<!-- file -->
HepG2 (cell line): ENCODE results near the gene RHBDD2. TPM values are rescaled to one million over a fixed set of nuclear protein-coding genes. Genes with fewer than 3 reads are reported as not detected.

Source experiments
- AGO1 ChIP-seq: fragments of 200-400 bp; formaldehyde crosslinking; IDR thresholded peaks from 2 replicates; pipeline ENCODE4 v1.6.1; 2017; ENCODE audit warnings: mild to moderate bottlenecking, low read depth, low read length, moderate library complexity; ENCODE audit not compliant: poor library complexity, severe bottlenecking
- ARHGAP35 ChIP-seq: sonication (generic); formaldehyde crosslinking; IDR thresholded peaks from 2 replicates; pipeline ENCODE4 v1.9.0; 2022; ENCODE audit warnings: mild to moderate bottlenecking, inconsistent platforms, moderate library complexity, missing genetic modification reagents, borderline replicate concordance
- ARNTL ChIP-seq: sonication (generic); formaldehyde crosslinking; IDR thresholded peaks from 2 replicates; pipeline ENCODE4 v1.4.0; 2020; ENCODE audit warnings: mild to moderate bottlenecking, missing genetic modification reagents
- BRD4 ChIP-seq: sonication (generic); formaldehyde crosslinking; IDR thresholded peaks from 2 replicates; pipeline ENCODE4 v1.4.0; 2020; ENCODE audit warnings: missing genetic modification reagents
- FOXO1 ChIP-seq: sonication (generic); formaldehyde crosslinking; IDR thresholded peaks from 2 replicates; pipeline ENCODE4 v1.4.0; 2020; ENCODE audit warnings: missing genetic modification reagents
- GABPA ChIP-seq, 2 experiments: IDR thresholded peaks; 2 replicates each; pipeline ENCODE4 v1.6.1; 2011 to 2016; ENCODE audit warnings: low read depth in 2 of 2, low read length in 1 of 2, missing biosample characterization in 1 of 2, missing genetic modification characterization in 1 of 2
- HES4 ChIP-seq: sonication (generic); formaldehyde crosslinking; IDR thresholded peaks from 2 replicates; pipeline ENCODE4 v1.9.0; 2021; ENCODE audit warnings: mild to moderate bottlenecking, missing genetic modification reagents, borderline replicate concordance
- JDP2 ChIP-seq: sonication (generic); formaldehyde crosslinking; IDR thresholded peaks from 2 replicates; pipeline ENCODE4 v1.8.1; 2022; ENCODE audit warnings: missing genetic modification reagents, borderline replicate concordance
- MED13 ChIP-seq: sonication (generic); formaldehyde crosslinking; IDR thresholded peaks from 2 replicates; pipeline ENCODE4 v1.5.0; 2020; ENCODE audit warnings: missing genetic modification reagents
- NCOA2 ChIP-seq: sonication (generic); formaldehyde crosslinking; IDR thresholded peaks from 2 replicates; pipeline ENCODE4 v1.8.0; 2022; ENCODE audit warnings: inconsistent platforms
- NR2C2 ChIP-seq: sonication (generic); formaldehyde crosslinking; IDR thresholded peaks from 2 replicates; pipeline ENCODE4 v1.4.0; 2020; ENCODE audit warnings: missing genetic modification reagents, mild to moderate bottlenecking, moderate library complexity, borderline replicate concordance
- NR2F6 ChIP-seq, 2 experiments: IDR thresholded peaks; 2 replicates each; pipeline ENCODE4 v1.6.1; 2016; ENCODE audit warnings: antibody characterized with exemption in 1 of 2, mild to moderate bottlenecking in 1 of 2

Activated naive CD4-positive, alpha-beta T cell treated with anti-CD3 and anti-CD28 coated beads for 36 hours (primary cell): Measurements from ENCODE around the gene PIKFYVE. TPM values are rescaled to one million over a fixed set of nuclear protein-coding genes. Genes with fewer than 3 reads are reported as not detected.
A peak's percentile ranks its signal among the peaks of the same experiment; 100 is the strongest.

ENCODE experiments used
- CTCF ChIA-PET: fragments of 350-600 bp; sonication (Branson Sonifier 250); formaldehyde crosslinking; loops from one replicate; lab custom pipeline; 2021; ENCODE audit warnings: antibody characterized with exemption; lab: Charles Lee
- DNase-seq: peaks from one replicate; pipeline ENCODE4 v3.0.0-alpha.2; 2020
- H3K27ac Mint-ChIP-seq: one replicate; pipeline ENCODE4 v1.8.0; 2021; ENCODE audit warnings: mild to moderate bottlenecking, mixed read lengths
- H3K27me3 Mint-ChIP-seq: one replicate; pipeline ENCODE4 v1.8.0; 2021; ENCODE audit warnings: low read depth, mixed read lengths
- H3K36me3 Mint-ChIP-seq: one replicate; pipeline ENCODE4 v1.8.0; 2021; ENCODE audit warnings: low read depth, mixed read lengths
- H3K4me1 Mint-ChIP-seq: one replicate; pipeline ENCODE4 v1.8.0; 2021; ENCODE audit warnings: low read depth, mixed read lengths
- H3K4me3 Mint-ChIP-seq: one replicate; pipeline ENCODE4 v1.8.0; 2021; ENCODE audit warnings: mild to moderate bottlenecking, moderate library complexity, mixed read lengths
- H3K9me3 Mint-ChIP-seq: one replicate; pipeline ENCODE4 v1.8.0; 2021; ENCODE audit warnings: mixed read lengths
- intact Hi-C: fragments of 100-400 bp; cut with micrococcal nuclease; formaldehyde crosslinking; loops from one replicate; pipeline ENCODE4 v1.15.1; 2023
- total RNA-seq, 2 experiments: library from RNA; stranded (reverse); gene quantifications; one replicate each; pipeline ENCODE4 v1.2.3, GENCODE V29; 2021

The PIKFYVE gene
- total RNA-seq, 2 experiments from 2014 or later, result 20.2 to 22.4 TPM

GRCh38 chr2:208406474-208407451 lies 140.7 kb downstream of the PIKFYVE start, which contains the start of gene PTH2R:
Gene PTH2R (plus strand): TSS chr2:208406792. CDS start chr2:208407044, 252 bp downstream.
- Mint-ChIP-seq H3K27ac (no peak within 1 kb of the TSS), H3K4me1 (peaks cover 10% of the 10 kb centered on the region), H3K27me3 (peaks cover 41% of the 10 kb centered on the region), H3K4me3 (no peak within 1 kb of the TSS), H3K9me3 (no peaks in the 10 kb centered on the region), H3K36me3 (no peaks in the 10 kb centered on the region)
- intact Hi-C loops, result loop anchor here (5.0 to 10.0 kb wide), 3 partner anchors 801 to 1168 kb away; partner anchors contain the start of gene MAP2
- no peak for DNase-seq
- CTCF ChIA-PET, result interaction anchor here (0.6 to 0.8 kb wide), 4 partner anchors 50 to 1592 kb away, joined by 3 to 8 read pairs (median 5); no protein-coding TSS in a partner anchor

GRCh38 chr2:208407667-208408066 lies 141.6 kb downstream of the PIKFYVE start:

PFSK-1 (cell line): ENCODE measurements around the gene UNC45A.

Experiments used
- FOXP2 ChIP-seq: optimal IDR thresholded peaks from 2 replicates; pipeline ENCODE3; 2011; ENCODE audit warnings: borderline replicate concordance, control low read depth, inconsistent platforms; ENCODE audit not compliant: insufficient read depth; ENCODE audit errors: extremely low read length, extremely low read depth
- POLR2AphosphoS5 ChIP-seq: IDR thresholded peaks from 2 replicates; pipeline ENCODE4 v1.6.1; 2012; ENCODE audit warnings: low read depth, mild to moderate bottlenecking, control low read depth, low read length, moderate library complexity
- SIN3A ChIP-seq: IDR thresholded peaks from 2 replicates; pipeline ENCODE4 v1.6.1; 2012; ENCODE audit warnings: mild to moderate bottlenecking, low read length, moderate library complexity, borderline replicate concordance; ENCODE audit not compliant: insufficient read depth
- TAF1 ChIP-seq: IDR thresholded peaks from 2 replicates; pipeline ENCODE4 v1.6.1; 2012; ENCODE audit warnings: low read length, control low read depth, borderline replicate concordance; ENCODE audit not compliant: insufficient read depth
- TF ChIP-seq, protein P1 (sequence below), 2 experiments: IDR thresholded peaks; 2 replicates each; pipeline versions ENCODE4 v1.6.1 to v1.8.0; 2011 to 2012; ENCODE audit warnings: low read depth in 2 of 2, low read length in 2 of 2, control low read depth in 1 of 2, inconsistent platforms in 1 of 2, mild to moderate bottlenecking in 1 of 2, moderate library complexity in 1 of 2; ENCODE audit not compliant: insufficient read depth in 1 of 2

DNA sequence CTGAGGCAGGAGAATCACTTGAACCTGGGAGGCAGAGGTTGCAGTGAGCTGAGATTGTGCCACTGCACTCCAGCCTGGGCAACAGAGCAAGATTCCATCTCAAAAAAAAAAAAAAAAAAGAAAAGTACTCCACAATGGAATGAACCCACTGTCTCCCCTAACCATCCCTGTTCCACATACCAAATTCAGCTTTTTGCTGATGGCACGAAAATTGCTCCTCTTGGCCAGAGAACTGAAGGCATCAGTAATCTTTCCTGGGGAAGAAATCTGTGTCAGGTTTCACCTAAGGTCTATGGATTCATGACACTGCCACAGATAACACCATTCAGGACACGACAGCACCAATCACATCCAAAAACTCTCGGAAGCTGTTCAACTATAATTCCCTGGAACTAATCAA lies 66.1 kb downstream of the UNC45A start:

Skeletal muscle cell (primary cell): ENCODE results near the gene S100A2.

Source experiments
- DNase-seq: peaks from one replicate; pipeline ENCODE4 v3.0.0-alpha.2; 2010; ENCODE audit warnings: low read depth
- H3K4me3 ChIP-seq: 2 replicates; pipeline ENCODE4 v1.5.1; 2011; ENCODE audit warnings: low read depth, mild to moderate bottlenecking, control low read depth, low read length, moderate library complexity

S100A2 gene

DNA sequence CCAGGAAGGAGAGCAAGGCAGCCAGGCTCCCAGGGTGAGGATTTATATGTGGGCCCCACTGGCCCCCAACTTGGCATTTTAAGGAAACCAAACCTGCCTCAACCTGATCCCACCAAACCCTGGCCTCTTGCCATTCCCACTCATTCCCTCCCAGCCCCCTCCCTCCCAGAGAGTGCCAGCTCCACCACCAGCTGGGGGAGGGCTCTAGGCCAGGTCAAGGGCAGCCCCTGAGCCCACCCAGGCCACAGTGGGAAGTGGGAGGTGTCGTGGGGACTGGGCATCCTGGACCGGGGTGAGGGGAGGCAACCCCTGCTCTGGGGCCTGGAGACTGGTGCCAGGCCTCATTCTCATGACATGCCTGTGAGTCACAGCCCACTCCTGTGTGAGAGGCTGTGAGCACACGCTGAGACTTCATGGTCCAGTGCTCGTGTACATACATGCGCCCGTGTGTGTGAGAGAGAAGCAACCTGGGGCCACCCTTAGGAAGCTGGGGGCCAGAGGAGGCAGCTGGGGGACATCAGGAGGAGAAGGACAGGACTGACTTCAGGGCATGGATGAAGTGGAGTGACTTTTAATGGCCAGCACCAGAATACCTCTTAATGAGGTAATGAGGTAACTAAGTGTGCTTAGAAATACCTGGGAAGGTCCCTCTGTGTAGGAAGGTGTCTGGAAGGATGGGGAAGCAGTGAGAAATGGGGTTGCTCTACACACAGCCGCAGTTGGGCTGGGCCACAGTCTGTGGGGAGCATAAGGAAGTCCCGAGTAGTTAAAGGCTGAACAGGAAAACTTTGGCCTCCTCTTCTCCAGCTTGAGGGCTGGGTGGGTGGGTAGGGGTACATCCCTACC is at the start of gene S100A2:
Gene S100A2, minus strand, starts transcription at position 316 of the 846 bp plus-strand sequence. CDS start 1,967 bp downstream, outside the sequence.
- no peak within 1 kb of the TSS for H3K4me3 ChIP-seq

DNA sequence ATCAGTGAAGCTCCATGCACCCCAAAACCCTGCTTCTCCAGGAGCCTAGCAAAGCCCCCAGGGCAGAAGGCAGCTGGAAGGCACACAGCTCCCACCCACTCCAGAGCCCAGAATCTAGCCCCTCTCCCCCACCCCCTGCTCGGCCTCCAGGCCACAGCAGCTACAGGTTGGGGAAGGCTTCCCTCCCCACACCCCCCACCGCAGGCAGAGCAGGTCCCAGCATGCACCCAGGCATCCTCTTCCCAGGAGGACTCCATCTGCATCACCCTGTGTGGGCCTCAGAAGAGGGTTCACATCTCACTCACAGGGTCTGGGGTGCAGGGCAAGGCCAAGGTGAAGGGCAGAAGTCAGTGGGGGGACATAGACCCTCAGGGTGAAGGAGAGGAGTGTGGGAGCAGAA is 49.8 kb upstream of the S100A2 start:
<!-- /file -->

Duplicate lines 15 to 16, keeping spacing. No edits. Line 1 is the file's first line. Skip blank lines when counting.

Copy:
Activated naive CD4-positive, alpha-beta T cell treated with anti-CD3 and anti-CD28 coated beads for 36 hours (primary cell): Measurements from ENCODE around the gene PIKFYVE. TPM values are rescaled to one million over a fixed set of nuclear protein-coding genes. Genes with fewer than 3 reads are reported as not detected.
A peak's percentile ranks its signal among the peaks of the same experiment; 100 is the strongest.